When were you first contacted with art? Are there any artists in your family?
Although I perceive many things in life as art, I think I was about six or seven years old if we are talking about photography. The story itself is quite banal: a family evening with relatives gathered at a common table and my father brought a film camera to capture the occasion. Interested, I took the camera to play with it.
While taking some shots for fun during the evening, when people were caught off-guard and weren’t posing, it was amusing to my young self to observe the contrast and variety across emotions, poses and the change of the atmosphere. Funny enough, later I got punished for „spoilling“ the film.
My father was an art collector himself, but considering drawing and photography not lucrative and highly paid enough, he discouraged me from it. It was later in life when I turned fourteen that I received my first camera from my grandmother with words of encouragement about feeling the moment before capturing. Since then, I began viewing photography as a ghost of a moment that passed.
Why is photography the best medium to show your art?
Photography influences how I recognize my inner emotions and needs, helps to explore my desires, and shows what is hidden from the human eye. In general, it is one of the ways to understand who we are and how we feel in a certain period of time. With the world’s perception being determined largely by the things that we look at, we are looking for what we already anticipate we’ll see: things big and little, curious details, events that for some reason are outside our field of vision, fast or slow changes inside us. Currently, I observe it becoming an art form more and more popular. For me, it has no boundaries and is challenging to influence by its nature, it harmoniously permeates and influences our private and public life, social and fantasy life including. The fact that photography has great potential in being a free form of self-expression and perception of the surrounding world through the prism of one’s own thoughts, ideas, feelings is fascinating. And, although photography is my favourite form of self-expression, I’m also interested in digital art and cinematography and plan to devote more of my time to it in the near future.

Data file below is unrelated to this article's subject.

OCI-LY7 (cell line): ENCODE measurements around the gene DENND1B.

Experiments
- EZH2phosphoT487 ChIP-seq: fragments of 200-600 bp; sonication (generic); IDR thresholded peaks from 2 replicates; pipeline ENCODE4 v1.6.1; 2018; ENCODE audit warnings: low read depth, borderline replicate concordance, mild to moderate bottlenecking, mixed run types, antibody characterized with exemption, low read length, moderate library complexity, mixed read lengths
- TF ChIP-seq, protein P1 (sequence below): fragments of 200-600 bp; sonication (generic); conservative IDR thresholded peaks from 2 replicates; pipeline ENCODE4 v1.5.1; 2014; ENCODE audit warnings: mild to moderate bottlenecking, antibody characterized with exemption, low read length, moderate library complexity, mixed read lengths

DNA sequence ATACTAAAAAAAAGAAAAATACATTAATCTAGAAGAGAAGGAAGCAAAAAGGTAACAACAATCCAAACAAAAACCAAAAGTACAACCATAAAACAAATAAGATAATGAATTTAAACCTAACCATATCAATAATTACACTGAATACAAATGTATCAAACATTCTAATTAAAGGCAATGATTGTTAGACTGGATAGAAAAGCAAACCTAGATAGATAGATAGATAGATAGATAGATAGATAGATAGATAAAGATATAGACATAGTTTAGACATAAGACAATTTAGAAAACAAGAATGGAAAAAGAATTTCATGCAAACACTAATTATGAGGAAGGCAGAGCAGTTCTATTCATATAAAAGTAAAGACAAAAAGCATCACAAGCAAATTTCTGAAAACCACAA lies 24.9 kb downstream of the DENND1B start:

For me, it has no boundaries and is challenging to influence by its nature, it harmoniously permeates and influences our private and public life, social and fantasy life including.
Which topics do you cover?